BERMAN: That is what is alleged to have happened here, so it became maybe by those standards our business.

WALSH: It's absolutely our business.

BERMAN: I will say one person who agrees with Paul Ryan to an extent is the Minority Leader Nancy Pelosi who said today she doesn't think this is something that Congress should shake up. The other side of that, however, is Mark Sanford, right, the congressman from South Carolina who you'll remember liked to hike up the Appalachian Trail. So, consider the source, it's interesting he's weighing in. But what he says is worth looking at.

Mark Sanford says hush money is a big deal, particularly if it's not ancient history. We're talking about a payment in October of 2016. That's not a long time ago. We're talking about money that was exchanged in the midst of a presidential campaign.

[16:20:01] I think that's problematic, and I think it needs to be viewed for what it is.

Alex, you know, Mark Sanford maybe on a little bit of an island. I talked to Francis Rooney, you know, an ally of the president from Florida early today and he said that this is abhorrent.

ALEX BURNS, CNN POLITICAL ANALYST: Well, I think you have to view Mark Sanford actually as someone who has exceptional credibility on this subject. That is --


BURNS: In all seriousness, I think it's fun to sort of snicker about Mark Sanford, but this is a guy who had a consensual extramarital affair, and went before the press corps and --

BERMAN: Said it. BURNS: -- humiliated himself with this tearful confession, right, and answered a wide range of questions that far beyond what any politician who I can remember in a consensual extramarital relationship fessed up to. That's obviously what we're not getting here from the White House. And I think what a lot of folks on the Hill, in both parties, feel about this is that they don't really want to go there yet because they don't have any idea where this is headed.

And if you're a Republican, this is maybe just one more ticking time bomb, maybe one month, two months, six months down the road, you're going to have to deal with it in a very big, big way. But for now, it's easy enough for them to say this is just one more thing nobody thinks the president is saying and I don't really need to weigh in.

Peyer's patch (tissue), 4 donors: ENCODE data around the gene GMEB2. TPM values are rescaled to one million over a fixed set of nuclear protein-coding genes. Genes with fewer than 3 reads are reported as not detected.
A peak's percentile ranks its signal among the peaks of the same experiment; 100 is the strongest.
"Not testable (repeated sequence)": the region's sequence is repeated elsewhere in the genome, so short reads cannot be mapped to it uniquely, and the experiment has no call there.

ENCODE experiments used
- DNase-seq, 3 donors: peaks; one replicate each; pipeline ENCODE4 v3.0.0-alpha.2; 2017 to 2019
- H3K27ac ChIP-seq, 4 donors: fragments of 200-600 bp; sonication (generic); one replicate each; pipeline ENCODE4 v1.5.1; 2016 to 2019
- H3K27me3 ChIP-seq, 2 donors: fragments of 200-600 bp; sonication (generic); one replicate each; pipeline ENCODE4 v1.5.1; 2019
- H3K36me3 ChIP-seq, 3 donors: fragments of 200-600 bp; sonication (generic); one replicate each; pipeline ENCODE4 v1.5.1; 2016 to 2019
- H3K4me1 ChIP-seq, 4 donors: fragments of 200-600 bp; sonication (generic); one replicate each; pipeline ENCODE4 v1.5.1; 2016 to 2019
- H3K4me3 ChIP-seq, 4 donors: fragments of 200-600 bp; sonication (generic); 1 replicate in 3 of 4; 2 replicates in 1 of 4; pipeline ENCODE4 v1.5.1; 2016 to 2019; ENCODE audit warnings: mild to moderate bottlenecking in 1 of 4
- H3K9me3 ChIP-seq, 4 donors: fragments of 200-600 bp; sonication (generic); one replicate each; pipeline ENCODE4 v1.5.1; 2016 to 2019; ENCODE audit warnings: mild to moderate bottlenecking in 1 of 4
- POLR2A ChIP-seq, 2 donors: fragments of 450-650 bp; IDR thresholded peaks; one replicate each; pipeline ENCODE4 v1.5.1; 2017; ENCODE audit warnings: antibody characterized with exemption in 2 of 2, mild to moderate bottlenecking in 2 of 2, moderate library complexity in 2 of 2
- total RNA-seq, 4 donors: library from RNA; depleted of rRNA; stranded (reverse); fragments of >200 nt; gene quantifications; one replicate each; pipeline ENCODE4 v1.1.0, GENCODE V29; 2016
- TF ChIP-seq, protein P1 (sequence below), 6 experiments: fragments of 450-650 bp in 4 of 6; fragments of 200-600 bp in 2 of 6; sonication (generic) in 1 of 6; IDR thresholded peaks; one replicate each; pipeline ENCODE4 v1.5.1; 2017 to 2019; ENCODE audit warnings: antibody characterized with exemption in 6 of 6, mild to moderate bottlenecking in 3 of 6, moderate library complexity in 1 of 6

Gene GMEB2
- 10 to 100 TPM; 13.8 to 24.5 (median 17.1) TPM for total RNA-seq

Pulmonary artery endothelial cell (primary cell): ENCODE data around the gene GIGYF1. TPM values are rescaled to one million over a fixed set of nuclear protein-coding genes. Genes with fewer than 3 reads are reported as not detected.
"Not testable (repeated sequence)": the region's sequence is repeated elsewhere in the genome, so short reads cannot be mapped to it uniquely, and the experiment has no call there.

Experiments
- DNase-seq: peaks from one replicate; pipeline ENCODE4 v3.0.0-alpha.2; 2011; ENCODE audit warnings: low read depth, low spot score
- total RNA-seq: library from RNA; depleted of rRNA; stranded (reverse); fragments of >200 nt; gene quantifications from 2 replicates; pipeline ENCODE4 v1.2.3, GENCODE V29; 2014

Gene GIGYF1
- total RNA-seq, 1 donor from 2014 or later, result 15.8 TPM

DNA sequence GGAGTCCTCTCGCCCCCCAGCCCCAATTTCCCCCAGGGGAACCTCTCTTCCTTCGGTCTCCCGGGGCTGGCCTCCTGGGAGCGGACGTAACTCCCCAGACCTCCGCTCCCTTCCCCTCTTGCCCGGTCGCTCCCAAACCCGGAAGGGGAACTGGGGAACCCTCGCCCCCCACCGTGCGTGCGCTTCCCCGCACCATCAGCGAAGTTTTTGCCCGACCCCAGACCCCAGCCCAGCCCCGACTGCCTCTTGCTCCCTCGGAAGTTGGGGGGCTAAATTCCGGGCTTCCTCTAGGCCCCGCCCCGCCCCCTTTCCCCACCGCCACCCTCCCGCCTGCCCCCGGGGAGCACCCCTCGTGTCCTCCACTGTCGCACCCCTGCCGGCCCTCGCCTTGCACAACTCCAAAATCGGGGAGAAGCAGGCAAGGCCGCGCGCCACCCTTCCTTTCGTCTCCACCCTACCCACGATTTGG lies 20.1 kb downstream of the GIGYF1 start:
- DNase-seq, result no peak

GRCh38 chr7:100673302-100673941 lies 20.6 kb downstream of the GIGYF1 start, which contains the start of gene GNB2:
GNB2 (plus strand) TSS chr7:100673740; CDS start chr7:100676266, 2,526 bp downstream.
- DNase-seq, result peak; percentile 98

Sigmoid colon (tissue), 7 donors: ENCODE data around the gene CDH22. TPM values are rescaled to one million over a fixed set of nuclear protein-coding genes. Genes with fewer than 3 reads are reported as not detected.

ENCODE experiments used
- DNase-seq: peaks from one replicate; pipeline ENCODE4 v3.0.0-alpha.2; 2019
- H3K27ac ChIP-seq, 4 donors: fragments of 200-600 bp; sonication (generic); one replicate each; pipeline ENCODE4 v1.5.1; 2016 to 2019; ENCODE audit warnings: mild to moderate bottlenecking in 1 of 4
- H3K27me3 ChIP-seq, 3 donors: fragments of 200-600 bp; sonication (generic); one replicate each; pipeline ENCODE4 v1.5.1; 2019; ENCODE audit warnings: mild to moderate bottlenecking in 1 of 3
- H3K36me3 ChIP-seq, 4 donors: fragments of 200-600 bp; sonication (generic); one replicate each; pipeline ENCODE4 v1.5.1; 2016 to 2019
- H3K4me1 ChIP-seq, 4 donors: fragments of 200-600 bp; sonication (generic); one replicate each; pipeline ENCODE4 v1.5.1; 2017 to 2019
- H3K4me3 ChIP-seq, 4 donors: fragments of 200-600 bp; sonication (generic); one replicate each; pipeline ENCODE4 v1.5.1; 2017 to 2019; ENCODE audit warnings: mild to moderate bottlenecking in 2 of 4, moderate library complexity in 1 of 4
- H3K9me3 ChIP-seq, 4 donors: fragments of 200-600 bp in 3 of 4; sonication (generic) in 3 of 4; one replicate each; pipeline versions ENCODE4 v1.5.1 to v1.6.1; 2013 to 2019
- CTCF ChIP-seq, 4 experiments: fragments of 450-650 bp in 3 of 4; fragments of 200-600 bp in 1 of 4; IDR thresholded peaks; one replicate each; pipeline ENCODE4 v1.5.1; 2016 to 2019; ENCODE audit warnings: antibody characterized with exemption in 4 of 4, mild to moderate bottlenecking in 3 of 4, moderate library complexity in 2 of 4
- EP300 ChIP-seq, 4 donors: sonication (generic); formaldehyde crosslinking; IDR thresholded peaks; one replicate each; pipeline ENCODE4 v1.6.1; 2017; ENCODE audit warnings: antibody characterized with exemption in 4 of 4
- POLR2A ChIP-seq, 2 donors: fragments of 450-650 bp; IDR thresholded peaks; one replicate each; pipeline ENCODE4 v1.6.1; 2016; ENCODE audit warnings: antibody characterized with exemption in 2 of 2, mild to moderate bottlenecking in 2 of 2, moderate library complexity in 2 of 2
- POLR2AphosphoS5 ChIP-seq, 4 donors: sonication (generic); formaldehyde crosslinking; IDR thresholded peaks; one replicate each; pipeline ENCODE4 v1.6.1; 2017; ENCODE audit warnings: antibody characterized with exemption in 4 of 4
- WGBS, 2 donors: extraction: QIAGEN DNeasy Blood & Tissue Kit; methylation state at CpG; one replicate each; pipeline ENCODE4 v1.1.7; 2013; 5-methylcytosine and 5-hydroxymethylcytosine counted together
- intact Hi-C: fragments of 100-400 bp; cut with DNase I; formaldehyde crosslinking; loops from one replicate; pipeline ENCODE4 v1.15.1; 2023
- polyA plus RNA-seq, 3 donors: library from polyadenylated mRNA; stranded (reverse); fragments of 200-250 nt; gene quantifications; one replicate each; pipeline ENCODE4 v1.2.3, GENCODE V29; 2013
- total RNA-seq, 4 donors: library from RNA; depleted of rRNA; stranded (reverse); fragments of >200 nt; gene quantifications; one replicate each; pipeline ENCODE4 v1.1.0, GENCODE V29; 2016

BERMAN: Margaret, you're shaking your head and I can't tell why.

MARGARET HOOVER, CNN POLITICAL COMMENTATOR: Because Republican voters don't care about this. There's -- of all the things the Republicans voters and also Trump voters, this is just not registering. It's not penetrating at all. In fact, the way the right wing media is covering this is that this is a woman who wants her own reality TV show, who got a good legal team, who's coming back to create this case all for publicity so that she can get rich and famous herself.

And so -- and that's, you know, this goes along with the president's line when not yet president, said he could go to the middle of 5th Avenue and shot someone in the head and nobody would care. And nobody cares about an affair that he had right now, and whether they should or shouldn't, but it's not registering.

WALSH: His voters don't have to care for it to be a crime. And I'm not saying, we don't have evidence yet that it is a crime. But if it is, it matters, regardless if Trump voters are saying, he's just -- this is a man we knew. He was the man we voted for.

HOOVER: Even the rule of law, it matters.

BERMAN: The one fact that's not in dispute at this point appears to be that there was hush money, right? I mean, I think all sides agree, which is extraordinary to say that. Everyone agrees that this woman was paid $130,000 to keep quiet.

WALSH: And Sarah Sanders really stepped in it. I mean, she's been the golden child since taking over. But I think she's in a loot of trouble because she was the first person associated with the president to actually confirm that there's some sort of agreement. It went to arbitration. She alleges it went in his favor, but that confirmed that there's an agreement of some sort. So, you know, she's on shaky grounds now.